County Commissioner - District 5 Candidate: Carol WennerRunning for County Commissioner - District 5
Q: Please list your background and specific qualifications for this position.
A: I have been an employee, parent, volunteer, and concerned citizen of Douglas County for 30 years. I received an associate’s degree in marketing sales management from Alexandria Technical and Community College and a bachelor’s degree in business management from Southwest Minnesota State University.
Through these experiences I learned to scrutinize budgets and came to understand the value of building relationships through effective communication skills such as listening and negotiating. I was also employed at the Alexandria Lakes Area Chamber of Commerce where I built strong relationships with local small businesses and served on the Board of Trustees for the Minnesota State Colleges and University System.
Additionally, I worked at Douglas County Hospital and understand the challenges facing hospital and county-level employees. Finally, at Knute Nelson I learned how to advocate for seniors and other vulnerable groups.
In summary, I have a sense of humor, an open mind, a clear vision of where county government should go, and Douglas County residents can count on me to advocate on their behalf.
Q: What do you view as the biggest challenge facing the county right now and how would you deal with it?
A: The demographic forecast for our community is that by 2030, those older than 65 will increase by 70 percent and those 55 or older will double.
Because of likely state government deficits and the increasing service needs of an aging population in Douglas County, we could have fewer resources to meet these increasing demands. This will lead to tightened budgets, even if we raise additional revenues and reduce or eliminate some services.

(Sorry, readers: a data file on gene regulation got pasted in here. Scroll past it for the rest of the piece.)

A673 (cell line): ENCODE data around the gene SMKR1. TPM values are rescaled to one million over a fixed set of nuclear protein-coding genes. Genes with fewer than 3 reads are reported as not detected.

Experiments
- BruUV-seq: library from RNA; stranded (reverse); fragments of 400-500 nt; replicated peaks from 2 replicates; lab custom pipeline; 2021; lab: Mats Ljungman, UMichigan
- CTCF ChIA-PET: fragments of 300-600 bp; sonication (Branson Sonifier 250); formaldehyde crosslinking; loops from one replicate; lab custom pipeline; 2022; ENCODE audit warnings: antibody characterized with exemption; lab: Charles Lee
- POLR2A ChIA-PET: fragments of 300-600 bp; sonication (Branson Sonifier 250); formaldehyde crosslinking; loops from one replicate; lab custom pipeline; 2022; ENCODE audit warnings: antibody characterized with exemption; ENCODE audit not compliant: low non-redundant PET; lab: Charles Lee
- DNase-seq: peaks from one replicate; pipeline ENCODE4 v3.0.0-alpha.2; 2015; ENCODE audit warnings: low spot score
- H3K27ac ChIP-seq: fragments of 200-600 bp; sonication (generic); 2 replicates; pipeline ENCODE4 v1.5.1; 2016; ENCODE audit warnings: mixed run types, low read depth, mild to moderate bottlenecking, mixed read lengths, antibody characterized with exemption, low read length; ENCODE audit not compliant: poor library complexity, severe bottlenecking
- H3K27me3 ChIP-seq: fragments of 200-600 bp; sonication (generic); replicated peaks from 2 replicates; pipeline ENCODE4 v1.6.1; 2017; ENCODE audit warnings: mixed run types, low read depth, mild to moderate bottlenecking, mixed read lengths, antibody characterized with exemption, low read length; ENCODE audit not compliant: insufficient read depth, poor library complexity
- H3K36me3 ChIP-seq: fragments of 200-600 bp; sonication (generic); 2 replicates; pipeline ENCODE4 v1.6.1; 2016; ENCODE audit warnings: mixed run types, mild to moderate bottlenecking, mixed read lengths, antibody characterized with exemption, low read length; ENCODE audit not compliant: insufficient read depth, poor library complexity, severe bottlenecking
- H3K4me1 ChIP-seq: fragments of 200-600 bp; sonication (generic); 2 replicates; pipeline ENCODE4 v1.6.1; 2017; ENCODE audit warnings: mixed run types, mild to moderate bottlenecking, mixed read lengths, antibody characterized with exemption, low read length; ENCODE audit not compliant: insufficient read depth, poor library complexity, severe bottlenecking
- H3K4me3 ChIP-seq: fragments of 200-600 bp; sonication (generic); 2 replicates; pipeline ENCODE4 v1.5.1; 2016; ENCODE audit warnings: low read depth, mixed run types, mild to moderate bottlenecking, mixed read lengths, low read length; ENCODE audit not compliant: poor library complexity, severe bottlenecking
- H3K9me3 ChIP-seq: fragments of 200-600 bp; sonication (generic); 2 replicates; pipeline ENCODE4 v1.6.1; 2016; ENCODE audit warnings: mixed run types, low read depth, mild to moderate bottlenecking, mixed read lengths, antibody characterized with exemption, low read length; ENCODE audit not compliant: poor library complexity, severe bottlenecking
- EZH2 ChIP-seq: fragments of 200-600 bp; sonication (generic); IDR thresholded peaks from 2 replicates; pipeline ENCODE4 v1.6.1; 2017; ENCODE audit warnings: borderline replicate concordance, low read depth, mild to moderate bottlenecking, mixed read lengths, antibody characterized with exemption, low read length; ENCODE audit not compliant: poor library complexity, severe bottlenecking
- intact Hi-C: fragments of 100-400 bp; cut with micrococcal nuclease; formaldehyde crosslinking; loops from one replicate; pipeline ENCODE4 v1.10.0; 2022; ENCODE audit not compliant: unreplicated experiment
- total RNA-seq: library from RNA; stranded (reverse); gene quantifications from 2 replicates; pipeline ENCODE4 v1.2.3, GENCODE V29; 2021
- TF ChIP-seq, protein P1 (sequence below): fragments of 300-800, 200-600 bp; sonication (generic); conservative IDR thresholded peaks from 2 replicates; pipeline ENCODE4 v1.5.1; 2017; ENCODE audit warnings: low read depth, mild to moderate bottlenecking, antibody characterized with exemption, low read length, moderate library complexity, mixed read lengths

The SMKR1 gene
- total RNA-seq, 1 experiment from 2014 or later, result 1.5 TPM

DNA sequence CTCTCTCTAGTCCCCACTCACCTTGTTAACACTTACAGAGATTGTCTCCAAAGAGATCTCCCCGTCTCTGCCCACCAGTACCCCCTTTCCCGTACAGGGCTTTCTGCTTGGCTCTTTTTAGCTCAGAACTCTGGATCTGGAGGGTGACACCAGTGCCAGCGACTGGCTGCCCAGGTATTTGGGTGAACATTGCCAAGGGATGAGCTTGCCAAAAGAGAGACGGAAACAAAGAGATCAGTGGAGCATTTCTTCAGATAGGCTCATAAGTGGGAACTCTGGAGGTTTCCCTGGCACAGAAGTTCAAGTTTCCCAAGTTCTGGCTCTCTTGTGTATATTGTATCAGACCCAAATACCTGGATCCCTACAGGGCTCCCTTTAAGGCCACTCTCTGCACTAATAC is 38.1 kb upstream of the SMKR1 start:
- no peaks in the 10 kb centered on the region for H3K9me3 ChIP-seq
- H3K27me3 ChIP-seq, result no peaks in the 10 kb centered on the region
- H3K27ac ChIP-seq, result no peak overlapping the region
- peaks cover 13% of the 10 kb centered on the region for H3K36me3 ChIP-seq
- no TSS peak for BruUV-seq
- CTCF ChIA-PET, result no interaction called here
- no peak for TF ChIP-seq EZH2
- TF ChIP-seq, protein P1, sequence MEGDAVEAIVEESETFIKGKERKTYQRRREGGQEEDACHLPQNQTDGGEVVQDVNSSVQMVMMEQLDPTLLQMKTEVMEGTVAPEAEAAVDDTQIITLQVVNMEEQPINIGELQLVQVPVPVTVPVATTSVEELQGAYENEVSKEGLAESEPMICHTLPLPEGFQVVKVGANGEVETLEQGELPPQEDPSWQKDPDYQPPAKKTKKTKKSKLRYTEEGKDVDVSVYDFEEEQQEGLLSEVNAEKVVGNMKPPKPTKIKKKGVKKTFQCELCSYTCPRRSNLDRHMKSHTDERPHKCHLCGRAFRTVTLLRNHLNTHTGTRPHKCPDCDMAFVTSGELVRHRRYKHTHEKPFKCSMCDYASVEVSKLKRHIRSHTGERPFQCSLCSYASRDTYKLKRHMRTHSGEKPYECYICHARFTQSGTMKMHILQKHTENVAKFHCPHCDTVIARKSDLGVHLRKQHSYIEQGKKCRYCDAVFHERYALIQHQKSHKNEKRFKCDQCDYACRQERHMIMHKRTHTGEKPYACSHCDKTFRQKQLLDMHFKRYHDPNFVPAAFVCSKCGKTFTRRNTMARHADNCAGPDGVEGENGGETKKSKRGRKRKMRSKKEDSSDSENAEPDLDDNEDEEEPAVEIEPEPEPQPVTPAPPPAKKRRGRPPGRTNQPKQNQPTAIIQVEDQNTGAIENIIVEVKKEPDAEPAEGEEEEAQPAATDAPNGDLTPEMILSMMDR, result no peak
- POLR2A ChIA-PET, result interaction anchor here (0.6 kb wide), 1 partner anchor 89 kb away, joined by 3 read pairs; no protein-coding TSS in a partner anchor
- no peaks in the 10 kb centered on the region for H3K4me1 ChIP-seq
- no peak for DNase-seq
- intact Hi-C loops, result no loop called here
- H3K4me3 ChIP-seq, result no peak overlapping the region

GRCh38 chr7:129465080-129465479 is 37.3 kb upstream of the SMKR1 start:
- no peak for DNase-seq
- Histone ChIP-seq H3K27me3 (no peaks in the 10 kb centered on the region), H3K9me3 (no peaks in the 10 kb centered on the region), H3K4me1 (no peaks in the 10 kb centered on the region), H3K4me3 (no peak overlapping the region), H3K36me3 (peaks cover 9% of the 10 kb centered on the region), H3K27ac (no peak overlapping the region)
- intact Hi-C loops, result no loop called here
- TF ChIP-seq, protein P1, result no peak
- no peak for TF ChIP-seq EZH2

Because we rely so much on public health nurses to fulfill care plans, it is essential that we have adequate resources, public health nurses and the capacity to manage these growing caseloads. In order to serve a growing senior population we need to maintain a vibrant aging services network at the county level through funding of lower-cost, non-medical services and supports so seniors wishing to stay in their homes can remain independent.
We need to maintain a coordinated and cost-effective system of home and community-based services that will help seniors stay healthy and in their homes. I would encourage an increase in grant funding to fund programming and aggressively advocate for funding in rural areas.
Q: Would you say the current board has shown commitment and follow through on current projects, for example the law enforcement and services center and courtroom remodel? What would your strategy be to further progress?
A: The decision has been made, and it is time to move past the jail/law enforcement facility issue and look to the future of service delivery across departments and county wide.
My strategy for further progress toward improvements in local government would be to engage voters and citizen groups to participate in the decision making process. The residents in Douglas County are willing to accept changes in how services are delivered but they will want to remain informed of why changes or redesign are needed, what is being changed and how they will be impacted. People are willing to participate if they are invited to the table and if they see that their concerns or ideas are seriously considered.